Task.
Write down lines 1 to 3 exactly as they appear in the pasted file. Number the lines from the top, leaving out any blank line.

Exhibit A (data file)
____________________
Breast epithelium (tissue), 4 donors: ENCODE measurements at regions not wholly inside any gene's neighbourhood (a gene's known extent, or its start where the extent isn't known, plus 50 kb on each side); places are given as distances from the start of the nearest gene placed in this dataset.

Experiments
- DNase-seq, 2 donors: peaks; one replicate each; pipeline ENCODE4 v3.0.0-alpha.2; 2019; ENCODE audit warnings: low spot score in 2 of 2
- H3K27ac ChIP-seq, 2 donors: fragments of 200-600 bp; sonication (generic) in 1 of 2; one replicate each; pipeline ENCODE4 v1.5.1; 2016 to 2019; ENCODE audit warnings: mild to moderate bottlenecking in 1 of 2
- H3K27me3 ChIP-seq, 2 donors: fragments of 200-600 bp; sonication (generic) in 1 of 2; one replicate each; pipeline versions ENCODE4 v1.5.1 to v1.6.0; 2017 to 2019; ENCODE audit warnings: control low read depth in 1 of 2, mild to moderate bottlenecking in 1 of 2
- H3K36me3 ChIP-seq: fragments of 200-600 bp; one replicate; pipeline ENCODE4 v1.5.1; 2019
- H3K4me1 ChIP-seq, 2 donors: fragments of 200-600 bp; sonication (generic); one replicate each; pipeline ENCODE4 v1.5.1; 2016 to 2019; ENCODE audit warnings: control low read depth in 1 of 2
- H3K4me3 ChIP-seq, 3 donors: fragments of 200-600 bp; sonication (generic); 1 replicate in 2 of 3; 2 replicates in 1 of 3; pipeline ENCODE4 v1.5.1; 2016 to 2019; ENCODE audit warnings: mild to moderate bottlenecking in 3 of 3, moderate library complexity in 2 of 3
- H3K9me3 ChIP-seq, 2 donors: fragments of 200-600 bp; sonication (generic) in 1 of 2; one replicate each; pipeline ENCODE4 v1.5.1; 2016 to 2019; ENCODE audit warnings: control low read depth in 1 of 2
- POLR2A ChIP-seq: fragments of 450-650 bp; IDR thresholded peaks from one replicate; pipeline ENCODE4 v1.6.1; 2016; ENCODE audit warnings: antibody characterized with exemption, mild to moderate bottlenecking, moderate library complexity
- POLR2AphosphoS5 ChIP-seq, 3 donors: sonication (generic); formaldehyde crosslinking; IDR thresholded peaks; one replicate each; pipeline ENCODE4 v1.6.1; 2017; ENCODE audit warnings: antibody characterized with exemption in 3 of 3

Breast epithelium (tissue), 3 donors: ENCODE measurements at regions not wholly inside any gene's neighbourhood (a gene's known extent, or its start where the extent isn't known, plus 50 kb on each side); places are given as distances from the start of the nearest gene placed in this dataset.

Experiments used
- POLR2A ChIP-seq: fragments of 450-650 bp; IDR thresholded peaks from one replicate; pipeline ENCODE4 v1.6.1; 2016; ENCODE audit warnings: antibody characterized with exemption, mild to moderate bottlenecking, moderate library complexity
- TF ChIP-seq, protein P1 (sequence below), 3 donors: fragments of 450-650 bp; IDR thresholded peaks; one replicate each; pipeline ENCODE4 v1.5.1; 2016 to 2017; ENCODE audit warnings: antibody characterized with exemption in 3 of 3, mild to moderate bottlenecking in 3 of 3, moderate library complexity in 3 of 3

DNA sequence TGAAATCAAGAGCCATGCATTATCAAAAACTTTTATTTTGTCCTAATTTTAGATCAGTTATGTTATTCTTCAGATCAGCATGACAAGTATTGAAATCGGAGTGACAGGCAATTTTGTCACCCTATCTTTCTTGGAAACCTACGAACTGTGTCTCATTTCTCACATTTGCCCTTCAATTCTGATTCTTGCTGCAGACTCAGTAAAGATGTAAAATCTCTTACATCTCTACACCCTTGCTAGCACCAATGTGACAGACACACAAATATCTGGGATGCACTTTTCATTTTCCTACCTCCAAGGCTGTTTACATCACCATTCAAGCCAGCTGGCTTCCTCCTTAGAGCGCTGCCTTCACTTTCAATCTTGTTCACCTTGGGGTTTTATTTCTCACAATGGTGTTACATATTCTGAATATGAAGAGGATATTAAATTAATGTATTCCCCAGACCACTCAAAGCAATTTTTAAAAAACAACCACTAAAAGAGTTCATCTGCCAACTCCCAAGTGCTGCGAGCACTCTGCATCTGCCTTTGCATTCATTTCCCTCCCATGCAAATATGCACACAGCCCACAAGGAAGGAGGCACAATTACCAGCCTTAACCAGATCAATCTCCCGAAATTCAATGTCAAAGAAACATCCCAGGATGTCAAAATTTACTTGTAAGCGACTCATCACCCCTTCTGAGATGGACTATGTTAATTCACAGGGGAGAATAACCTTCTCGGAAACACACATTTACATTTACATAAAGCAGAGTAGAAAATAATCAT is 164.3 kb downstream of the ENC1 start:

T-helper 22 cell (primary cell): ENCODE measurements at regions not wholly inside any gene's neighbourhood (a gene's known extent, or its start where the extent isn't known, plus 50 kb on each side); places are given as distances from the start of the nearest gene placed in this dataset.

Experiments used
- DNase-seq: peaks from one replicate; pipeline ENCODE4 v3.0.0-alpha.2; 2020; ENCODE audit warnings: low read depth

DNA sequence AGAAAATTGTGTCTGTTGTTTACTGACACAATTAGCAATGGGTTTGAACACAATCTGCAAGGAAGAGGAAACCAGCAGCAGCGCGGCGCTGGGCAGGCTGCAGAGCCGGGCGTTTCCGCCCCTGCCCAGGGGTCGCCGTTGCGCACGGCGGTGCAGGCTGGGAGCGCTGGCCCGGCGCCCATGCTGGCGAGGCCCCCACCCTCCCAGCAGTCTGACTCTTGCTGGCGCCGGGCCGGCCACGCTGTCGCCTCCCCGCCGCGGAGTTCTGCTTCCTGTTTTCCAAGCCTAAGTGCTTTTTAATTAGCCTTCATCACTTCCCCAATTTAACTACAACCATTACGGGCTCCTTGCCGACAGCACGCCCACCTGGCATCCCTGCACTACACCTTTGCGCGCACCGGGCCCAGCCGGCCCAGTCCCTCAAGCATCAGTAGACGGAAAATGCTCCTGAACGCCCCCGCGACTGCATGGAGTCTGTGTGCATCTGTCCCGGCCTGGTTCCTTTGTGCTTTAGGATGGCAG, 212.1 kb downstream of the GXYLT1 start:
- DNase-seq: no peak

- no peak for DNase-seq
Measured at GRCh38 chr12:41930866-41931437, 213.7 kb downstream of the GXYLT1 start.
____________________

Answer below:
Breast epithelium (tissue), 4 donors: ENCODE measurements at regions not wholly inside any gene's neighbourhood (a gene's known extent, or its start where the extent isn't known, plus 50 kb on each side); places are given as distances from the start of the nearest gene placed in this dataset.

Experiments
- DNase-seq, 2 donors: peaks; one replicate each; pipeline ENCODE4 v3.0.0-alpha.2; 2019; ENCODE audit warnings: low spot score in 2 of 2